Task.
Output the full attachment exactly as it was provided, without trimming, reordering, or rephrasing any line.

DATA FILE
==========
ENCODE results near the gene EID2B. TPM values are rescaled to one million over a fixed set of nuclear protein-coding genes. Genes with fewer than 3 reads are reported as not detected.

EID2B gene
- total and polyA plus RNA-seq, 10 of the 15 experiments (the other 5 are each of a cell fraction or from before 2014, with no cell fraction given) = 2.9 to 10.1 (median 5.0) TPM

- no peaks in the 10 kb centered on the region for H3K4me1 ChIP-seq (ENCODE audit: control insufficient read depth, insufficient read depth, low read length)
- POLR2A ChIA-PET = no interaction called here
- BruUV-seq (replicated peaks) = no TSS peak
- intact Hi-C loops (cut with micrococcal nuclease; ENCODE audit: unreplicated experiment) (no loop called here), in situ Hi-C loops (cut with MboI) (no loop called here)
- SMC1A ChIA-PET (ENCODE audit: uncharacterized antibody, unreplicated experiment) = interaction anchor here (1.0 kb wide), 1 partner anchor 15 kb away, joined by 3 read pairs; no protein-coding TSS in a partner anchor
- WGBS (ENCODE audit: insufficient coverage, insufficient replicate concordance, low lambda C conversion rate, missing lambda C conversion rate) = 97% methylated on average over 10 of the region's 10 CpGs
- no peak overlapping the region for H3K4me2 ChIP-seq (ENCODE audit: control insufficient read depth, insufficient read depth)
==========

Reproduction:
ENCODE results near the gene EID2B. TPM values are rescaled to one million over a fixed set of nuclear protein-coding genes. Genes with fewer than 3 reads are reported as not detected.

EID2B gene
- total and polyA plus RNA-seq, 10 of the 15 experiments (the other 5 are each of a cell fraction or from before 2014, with no cell fraction given) = 2.9 to 10.1 (median 5.0) TPM

- no peaks in the 10 kb centered on the region for H3K4me1 ChIP-seq (ENCODE audit: control insufficient read depth, insufficient read depth, low read length)
- POLR2A ChIA-PET = no interaction called here
- BruUV-seq (replicated peaks) = no TSS peak
- intact Hi-C loops (cut with micrococcal nuclease; ENCODE audit: unreplicated experiment) (no loop called here), in situ Hi-C loops (cut with MboI) (no loop called here)
- SMC1A ChIA-PET (ENCODE audit: uncharacterized antibody, unreplicated experiment) = interaction anchor here (1.0 kb wide), 1 partner anchor 15 kb away, joined by 3 read pairs; no protein-coding TSS in a partner anchor
- WGBS (ENCODE audit: insufficient coverage, insufficient replicate concordance, low lambda C conversion rate, missing lambda C conversion rate) = 97% methylated on average over 10 of the region's 10 CpGs
- no peak overlapping the region for H3K4me2 ChIP-seq (ENCODE audit: control insufficient read depth, insufficient read depth)